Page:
Roses are fragrant flowers that come in a variety of vibrant colors. The rose is a symbolic flower, and according to the University of Illinois, roses have symbolized "love, beauty, war and politics." During the 15th century, two fighting factions represented themselves with white or red roses; this battle is known as the War of the Roses. The University of Illinois contends that fossils prove that roses are 35 million years old. Home gardeners who plant roses at home can bring some of this beauty and history to their own homes.
Find an area in your yard that receives at least four to six hours of direct sunlight each day. Rose bushes grown in less-sunny areas produce fewer flowers. Before planting, examine several areas of your yard at various hours of the day to see which areas receive proper lighting.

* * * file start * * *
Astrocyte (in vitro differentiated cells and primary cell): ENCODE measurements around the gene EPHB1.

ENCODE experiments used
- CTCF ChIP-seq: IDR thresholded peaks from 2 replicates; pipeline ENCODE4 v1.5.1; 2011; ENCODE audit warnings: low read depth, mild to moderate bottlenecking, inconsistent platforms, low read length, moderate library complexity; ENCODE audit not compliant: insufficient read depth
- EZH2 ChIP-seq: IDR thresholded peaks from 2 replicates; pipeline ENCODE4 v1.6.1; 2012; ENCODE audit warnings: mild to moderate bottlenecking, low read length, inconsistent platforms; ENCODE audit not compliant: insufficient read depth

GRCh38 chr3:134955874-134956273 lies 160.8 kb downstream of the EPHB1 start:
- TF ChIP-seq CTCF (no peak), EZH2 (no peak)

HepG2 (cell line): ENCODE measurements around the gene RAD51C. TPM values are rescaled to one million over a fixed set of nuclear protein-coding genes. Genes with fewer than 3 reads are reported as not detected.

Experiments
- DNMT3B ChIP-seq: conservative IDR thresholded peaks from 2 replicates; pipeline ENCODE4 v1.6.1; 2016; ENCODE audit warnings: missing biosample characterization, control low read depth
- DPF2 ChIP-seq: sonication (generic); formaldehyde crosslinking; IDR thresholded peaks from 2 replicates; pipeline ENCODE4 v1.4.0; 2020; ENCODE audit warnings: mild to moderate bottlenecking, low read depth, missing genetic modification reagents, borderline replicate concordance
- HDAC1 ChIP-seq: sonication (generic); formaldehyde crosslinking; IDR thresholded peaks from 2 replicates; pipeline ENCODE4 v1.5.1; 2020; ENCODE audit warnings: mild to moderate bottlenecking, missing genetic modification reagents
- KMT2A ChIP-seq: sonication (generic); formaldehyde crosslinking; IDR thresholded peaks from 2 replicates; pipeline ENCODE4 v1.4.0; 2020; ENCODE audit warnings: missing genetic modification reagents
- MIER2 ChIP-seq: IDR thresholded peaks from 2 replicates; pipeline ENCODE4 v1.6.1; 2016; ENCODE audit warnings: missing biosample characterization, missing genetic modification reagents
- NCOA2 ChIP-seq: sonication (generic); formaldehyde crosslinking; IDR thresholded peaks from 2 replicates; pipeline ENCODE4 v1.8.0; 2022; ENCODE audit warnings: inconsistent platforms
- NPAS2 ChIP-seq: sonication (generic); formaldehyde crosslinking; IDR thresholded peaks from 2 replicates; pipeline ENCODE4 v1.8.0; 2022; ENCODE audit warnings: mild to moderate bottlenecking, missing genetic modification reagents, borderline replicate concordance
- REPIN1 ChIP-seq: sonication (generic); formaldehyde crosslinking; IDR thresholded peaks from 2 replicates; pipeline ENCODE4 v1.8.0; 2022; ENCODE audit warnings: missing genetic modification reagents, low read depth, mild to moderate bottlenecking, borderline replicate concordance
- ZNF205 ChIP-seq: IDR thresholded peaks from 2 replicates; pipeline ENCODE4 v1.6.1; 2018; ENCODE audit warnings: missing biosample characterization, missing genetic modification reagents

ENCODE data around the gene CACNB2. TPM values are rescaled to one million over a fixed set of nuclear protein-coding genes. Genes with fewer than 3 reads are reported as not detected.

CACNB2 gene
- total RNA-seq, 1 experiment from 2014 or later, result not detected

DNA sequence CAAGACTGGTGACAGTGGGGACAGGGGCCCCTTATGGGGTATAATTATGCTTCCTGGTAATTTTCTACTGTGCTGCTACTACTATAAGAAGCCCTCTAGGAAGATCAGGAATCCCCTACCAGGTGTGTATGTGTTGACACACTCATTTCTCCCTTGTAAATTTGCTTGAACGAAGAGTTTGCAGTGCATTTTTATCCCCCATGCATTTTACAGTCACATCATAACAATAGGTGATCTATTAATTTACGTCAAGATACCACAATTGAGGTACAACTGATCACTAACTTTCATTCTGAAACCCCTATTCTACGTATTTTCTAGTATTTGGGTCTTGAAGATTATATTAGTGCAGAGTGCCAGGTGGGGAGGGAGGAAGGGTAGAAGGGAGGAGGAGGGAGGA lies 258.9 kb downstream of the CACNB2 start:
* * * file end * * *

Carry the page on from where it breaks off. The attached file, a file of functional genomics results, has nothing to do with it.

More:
Dig a hole for each rose bush. Make each hole twice as wide and 1 1/2 times the height of the rose bush's container. Dig the hole so that it has vertical sides and a flat bottom. Save the loose soil that you remove from the hole.
Amend the loose soil. Rose bushes require rich soil that drains well. If your soil is sandy or sandy loam, mix in compost at a ratio of 1:1 to add nutrients to the soil. If the soil is clay-like or retains water, mix in gardening sand and compost at a ratio of 1:1 to increase the drainage rate and nutrients.
Put amended soil into the hole until the depth is equal to the height of the container.
Carefully remove the rose bush from its container. Use your hands to gently loosen the root system.
Place the roots into the hole and fill in the empty spaces with the amended loose soil. Tamp the soil down gently but firmly. Immediately water the rose bush to help the plant's roots work air bubbles out of the soil.